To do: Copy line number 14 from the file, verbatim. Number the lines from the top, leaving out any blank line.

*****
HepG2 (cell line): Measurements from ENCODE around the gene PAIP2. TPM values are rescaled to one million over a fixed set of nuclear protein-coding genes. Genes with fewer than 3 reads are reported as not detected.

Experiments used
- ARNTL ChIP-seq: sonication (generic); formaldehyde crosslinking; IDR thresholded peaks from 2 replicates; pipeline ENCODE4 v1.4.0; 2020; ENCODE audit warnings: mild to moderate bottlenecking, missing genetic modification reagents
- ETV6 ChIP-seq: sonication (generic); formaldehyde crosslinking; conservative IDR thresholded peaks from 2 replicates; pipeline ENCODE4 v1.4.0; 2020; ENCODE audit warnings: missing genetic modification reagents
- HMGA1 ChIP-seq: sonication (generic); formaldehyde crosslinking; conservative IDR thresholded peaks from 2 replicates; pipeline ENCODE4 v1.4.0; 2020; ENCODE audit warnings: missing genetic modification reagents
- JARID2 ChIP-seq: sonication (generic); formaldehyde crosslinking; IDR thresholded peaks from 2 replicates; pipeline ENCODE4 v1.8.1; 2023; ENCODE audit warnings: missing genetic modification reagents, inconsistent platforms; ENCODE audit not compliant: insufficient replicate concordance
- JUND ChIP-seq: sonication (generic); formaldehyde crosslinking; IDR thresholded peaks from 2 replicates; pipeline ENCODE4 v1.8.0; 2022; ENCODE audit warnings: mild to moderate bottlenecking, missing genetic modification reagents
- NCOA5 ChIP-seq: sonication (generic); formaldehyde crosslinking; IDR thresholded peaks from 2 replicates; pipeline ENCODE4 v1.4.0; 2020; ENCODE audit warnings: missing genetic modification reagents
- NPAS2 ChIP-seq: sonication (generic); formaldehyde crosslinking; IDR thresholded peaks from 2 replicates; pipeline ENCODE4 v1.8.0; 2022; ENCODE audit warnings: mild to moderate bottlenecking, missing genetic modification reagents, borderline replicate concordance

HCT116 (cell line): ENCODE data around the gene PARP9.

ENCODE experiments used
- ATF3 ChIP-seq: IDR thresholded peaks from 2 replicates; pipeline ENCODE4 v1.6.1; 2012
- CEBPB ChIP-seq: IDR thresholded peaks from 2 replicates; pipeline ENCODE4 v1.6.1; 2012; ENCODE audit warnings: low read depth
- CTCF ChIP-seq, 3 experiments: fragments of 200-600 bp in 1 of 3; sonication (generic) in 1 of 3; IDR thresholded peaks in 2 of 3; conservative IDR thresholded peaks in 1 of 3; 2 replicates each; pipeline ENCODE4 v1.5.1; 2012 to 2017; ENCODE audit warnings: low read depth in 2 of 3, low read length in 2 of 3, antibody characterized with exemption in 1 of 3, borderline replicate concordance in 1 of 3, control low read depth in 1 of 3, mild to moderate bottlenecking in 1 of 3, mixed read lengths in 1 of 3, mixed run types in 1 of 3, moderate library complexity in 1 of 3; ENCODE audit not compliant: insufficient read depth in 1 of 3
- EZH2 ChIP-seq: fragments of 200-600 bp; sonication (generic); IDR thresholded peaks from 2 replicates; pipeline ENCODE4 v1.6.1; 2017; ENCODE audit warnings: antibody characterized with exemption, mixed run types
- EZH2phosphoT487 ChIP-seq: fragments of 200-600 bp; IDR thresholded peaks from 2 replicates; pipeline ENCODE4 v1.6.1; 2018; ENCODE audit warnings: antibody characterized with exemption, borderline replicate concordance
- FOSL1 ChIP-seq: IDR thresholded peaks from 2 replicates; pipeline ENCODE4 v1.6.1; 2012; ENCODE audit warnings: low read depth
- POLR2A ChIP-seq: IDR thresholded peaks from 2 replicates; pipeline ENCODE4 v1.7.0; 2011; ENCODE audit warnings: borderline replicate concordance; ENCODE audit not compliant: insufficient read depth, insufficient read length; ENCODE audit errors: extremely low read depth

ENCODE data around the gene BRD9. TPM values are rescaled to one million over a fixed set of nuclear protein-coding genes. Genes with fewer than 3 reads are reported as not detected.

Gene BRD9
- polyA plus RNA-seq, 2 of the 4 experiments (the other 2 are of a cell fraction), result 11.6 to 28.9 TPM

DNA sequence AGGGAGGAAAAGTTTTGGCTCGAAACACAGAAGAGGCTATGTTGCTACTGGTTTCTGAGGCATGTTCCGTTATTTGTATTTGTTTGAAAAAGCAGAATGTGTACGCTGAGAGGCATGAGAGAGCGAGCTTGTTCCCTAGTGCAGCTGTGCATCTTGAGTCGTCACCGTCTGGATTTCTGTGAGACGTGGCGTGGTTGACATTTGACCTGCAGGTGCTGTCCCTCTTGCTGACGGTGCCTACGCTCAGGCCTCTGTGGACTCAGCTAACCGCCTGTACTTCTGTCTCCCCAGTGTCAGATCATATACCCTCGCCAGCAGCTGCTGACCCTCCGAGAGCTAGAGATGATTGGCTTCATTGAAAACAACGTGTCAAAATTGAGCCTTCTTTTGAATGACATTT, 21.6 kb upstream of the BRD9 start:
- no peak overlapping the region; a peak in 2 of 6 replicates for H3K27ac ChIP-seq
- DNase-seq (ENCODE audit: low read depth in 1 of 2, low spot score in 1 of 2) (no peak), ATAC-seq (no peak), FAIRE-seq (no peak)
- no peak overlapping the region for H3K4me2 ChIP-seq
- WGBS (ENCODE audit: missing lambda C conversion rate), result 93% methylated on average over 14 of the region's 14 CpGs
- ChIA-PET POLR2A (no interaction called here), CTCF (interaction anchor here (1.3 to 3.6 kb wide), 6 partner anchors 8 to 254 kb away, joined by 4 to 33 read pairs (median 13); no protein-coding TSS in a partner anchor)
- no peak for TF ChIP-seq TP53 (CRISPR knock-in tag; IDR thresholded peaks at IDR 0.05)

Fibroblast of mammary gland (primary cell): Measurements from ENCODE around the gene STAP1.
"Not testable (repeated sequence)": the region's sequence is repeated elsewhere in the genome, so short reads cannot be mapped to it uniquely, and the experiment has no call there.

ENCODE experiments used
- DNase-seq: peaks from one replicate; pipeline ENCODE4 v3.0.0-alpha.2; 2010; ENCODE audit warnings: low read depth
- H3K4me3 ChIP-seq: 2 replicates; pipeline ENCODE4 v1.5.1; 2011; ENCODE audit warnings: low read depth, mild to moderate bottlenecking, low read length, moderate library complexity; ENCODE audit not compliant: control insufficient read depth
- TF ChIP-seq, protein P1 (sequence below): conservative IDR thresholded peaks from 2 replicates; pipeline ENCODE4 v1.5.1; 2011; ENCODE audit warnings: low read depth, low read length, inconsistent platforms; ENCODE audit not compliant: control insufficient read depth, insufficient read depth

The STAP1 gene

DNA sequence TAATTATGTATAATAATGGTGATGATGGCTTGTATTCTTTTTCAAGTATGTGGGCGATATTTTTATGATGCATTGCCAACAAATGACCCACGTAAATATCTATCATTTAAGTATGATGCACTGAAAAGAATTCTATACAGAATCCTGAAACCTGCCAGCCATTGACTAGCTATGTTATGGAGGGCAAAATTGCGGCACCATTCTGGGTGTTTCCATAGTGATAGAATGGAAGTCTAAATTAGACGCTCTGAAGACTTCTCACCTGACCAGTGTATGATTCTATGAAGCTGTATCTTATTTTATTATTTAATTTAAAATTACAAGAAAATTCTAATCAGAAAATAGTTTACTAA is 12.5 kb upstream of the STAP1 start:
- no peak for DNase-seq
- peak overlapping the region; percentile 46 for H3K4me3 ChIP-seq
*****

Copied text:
- CTCF ChIP-seq, 3 experiments: fragments of 200-600 bp in 1 of 3; sonication (generic) in 1 of 3; IDR thresholded peaks in 2 of 3; conservative IDR thresholded peaks in 1 of 3; 2 replicates each; pipeline ENCODE4 v1.5.1; 2012 to 2017; ENCODE audit warnings: low read depth in 2 of 3, low read length in 2 of 3, antibody characterized with exemption in 1 of 3, borderline replicate concordance in 1 of 3, control low read depth in 1 of 3, mild to moderate bottlenecking in 1 of 3, mixed read lengths in 1 of 3, mixed run types in 1 of 3, moderate library complexity in 1 of 3; ENCODE audit not compliant: insufficient read depth in 1 of 3